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Upanishad

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The Upanishads (Devanagari: उपनिषद्, IAST: upaniṣad) are regarded as part of the Vedas and as such form part of the Hindu scriptures. They primarily discuss philosophy, meditation, and the nature of God; they form the core spiritual thought of Vedantic Hinduism. Considered as mystic or spiritual contemplations of the Vedas, their putative end and essence, the Upanishads are known as Vedānta ("the end/culmination of the Vedas").

The Upanishads do not belong to a particular period of Sanskrit literature. The oldest, such as the Brhadaranyaka and Chandogya Upanishads, may date to the Brahmana period (roughly before the 7th century BCE; before Gita was constructed), while the youngest, depending on the canon used, may date to the medieval or early modern period.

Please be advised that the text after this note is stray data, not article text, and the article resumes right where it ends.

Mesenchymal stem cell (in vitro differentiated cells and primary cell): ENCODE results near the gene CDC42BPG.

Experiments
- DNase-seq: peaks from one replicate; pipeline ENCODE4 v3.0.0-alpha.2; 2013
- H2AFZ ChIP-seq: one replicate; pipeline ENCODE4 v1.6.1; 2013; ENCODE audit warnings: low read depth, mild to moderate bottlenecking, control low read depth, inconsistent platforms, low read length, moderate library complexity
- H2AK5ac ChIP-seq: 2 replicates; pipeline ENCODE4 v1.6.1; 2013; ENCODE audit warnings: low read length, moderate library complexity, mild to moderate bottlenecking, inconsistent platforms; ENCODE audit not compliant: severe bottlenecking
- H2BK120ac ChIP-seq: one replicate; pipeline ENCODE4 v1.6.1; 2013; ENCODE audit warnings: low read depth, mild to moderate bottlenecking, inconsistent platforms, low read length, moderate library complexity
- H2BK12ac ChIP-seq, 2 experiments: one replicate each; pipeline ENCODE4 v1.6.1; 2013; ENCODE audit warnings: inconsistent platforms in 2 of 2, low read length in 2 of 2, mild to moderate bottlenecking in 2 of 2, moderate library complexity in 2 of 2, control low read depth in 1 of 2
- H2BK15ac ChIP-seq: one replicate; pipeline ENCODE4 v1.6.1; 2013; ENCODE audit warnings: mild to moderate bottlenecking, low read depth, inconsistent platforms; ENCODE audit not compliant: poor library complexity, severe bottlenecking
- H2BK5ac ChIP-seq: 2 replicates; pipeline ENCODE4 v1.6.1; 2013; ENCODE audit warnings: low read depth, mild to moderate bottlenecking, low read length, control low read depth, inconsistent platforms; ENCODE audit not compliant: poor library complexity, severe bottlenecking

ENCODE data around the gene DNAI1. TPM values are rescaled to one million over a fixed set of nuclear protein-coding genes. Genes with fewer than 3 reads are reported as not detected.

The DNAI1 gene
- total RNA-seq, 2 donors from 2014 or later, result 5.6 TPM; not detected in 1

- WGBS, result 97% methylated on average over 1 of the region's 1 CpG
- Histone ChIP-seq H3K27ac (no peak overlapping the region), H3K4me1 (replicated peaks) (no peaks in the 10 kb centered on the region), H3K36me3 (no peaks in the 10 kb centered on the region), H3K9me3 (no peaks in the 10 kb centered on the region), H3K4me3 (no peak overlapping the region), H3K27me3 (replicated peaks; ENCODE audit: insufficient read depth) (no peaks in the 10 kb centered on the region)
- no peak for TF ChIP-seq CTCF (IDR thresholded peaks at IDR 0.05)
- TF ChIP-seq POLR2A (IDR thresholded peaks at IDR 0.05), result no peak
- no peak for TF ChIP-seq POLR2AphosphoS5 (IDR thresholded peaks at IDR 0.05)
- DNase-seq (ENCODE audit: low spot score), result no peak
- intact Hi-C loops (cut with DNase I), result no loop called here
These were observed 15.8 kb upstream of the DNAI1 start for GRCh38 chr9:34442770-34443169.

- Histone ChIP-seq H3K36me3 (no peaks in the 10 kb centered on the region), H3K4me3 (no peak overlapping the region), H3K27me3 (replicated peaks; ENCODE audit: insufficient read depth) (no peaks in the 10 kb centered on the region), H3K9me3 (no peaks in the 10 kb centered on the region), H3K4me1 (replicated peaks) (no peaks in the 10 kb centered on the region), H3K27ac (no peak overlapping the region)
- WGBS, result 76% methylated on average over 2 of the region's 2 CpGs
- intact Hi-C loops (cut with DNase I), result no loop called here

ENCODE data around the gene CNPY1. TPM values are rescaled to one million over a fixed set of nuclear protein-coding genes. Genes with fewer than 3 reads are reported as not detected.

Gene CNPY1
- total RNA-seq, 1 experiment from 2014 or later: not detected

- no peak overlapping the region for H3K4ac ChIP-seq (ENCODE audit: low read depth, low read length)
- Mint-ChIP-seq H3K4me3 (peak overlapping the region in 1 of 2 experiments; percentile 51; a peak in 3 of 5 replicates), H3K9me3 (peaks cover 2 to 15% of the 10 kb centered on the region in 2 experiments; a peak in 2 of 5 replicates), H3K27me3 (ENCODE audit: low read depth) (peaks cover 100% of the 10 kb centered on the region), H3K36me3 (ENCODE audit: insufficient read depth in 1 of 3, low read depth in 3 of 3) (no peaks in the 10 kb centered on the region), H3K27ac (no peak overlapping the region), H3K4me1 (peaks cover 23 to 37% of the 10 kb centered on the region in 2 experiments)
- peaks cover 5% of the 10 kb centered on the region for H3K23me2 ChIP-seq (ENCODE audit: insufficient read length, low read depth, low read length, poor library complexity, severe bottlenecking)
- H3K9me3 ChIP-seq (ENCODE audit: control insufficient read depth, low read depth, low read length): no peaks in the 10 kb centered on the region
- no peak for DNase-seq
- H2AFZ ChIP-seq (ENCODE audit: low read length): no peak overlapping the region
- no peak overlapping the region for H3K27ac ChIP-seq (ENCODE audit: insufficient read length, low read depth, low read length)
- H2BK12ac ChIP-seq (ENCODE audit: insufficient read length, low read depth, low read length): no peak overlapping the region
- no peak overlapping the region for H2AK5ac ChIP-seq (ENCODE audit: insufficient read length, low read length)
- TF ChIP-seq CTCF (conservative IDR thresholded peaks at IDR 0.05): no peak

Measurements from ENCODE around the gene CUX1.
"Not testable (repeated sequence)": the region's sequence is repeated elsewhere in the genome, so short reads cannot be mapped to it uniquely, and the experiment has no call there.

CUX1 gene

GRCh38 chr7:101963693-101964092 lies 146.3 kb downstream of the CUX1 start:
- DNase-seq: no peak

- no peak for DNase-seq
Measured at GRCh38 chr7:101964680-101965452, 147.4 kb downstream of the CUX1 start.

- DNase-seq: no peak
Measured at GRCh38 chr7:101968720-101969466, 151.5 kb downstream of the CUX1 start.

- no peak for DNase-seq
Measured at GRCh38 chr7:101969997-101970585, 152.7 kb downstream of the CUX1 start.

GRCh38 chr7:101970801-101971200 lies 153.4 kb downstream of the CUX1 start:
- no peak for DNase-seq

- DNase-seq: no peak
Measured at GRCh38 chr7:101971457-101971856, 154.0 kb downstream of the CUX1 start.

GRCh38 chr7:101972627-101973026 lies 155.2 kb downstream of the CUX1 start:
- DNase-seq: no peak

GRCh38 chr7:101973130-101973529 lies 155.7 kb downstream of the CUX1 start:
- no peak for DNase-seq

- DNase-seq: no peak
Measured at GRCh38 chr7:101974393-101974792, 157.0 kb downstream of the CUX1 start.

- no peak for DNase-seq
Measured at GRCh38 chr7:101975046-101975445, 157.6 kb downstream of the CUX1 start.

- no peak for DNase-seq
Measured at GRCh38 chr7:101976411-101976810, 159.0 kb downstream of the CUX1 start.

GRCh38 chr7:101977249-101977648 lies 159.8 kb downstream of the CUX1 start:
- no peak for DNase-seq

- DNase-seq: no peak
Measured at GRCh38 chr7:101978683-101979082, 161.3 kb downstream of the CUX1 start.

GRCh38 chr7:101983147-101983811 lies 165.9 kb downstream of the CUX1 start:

Relationship to Yoga

The Maitrayaniya Upanishad (2nd or 3rd century BC) defines Yoga as "The oneness of the breath and mind, and likewise of the senses, and the relinquishment of all conditions of existence" for the purpose of uniting Atman with Brahman". It presents a six-fold path including:

(1) pranayama ("breath control")
(2) pratyahara ("withdrawal of the senses from objects")
(3) dhyana ("meditation")
(4) dharama ("concentration")
(5) tarka ("contemplation")
(6) samadhi ("absorption")

See also